- The Federal Aviation Administration (FAA) granted UPS' drone delivery subsidiary, Flight Forward, full air carrier and operator (Part 135) certification Tuesday, according to U.S. Department of Transportation Secretary Elaine Chao.
- While concrete steps have yet to be laid out, UPS said in a press release release that Flight Forward will begin expanding its delivery service to hospitals and medical facilities nationwide, scaling up from its current pilot program on WakeMed's hospital campus in Raleigh, North Carolina. Its current operations involve transporting temperature-sensitive blood and other medical items using Matternet drones capable of carrying up to five pound loads over 12.5 miles.
- UPS launched Flight Forward in July while its Part 135 application was pending with the FAA. Until now, the carrier has been running multiple non-commercial drone delivery pilot programs, focusing on medical supply deliveries, under a Part 107 certification which limits drone operations to daytime flights, within the line of sight of a human operator and over uninhabited areas, among other restrictions. The Part 135 certification waives these restrictions and will allow Flight Forward to begin commercial deliveries.
"This is history in the making, and we aren't done yet," David Abney, UPS CEO, said in a statement. "We will soon announce other steps to build out our infrastructure, expand services for healthcare customers and put drones to new uses in the future."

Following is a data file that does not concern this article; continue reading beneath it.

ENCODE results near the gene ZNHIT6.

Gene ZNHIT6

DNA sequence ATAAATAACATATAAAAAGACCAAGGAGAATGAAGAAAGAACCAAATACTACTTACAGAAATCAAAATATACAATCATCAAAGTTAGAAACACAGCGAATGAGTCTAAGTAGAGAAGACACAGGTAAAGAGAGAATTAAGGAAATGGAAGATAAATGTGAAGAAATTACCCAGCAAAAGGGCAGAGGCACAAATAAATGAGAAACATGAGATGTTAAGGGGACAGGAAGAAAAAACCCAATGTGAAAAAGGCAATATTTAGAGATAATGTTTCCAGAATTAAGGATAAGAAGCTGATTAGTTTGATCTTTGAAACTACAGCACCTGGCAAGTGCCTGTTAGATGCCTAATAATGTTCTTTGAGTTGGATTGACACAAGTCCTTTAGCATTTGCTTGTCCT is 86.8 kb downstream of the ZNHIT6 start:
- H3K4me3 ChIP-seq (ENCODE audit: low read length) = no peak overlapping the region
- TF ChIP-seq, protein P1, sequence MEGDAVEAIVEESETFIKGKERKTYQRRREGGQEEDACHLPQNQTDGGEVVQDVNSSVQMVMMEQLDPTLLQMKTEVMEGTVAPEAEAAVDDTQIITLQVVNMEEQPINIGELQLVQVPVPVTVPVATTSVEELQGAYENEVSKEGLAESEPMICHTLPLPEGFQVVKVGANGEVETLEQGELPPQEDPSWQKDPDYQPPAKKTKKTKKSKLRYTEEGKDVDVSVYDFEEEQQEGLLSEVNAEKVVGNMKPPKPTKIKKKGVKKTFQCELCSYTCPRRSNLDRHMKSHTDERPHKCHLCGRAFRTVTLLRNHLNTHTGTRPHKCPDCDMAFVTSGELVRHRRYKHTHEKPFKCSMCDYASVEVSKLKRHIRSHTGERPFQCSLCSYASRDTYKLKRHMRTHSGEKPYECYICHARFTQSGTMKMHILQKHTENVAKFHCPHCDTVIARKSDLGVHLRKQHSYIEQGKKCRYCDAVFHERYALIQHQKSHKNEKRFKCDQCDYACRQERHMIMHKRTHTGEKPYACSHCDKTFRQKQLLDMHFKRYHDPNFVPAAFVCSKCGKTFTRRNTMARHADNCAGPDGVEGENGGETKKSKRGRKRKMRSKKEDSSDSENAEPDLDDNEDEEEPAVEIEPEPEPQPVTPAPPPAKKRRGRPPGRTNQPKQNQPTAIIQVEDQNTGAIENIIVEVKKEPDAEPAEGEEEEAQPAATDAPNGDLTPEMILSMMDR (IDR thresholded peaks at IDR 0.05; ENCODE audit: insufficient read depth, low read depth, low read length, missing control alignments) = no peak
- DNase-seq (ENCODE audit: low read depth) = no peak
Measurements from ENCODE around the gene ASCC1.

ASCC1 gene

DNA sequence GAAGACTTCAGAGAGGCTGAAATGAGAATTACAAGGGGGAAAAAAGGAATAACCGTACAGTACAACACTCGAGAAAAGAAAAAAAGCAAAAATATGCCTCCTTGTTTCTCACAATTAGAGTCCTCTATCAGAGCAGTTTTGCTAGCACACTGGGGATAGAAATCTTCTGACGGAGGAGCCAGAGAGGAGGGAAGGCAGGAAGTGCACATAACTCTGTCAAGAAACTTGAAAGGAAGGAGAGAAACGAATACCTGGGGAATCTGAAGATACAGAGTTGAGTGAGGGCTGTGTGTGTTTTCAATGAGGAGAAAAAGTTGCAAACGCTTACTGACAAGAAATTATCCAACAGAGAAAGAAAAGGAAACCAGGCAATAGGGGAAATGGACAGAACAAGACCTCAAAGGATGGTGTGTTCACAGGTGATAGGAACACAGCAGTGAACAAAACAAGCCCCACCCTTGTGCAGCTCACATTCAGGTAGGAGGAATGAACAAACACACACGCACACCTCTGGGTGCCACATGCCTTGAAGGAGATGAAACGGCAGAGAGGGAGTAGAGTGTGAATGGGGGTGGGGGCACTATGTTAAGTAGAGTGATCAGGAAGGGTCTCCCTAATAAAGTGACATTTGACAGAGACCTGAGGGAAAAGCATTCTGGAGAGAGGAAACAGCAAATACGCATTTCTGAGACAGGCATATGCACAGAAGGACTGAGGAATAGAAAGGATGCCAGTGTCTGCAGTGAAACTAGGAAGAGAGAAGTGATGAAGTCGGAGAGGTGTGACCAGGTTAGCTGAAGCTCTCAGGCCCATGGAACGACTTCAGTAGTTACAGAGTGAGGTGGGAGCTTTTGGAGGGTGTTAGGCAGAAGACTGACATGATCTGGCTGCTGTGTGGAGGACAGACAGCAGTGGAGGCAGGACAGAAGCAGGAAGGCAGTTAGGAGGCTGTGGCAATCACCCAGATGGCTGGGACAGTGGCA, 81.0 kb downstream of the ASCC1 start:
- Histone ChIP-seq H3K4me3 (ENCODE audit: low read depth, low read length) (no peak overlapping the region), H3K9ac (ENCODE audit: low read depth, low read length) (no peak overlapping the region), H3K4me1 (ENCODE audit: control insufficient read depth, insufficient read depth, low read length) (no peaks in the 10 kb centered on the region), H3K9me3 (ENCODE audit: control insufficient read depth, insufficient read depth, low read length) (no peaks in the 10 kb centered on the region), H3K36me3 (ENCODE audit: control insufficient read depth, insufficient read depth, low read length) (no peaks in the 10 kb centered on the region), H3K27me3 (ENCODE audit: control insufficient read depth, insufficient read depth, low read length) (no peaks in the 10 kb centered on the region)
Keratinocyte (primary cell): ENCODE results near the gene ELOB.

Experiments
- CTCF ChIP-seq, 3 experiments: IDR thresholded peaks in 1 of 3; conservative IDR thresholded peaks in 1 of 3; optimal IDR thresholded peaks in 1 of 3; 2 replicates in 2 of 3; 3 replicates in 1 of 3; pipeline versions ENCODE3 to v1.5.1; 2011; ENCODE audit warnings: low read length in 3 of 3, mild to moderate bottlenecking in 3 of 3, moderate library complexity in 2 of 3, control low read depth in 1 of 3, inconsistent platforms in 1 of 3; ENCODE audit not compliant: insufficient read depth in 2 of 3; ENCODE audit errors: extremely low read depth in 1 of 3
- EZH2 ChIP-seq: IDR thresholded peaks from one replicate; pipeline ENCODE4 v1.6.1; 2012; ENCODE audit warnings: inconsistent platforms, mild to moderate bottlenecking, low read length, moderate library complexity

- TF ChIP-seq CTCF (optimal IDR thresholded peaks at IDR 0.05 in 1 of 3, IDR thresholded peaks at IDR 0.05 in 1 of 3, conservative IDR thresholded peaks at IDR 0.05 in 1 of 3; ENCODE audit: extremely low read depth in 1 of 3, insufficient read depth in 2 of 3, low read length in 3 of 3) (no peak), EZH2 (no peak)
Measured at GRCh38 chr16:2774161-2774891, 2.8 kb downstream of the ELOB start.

Proponents of drones say the tech allows medical staff to send and receive deliveries faster than depending on their previous system of courier cars that could be subject to traffic delays. Ground courier services also travel on infrequent schedules, called "batch processing," that can cause the lab to become overrun with a slew of samples at once.
"Using [small unmanned aircraft] to transport samples across these distances is a much more efficient and timely process, eliminating the batch processing and providing a steady flow of samples to test," UPS wrote in its petition.
In addition, the company intends to expand the range of items it delivers to include specialty commodities and consumer goods, and launch new types of drones through partnerships with new manufacturers.
To manage the increase in drone deliveries and expansion of Flight Forward's network, UPS said it plans to build a "centralized operations control center" and roll out "ground-based, detect-and-avoid technologies to verify drone safety" and manage multiple delivery flight paths simultaneously.
UPS has been participating in the Department of Transportation's UAS Integration Pilot Program (UAS IPP) with a number of other drone aviation companies including Alphabet's Wing Aviation, currently the only other drone delivery company with a Part 135 certification. The goal of the program is to develop or modify flight regulations to ensure drones, as they begin to enter commercial operations, operate under consistent and feasible regulations.
"This is a big step forward in safely integrating unmanned aircraft systems into our airspace," Chao said in a statement, "and building on the success of the national UAS Integration Pilot Program to maintain American leadership in unmanned aviation."
Now that two big players in the industry have been certified, it could only be a matter of time before the door opens to other companies in the UAS IPP and the market at large.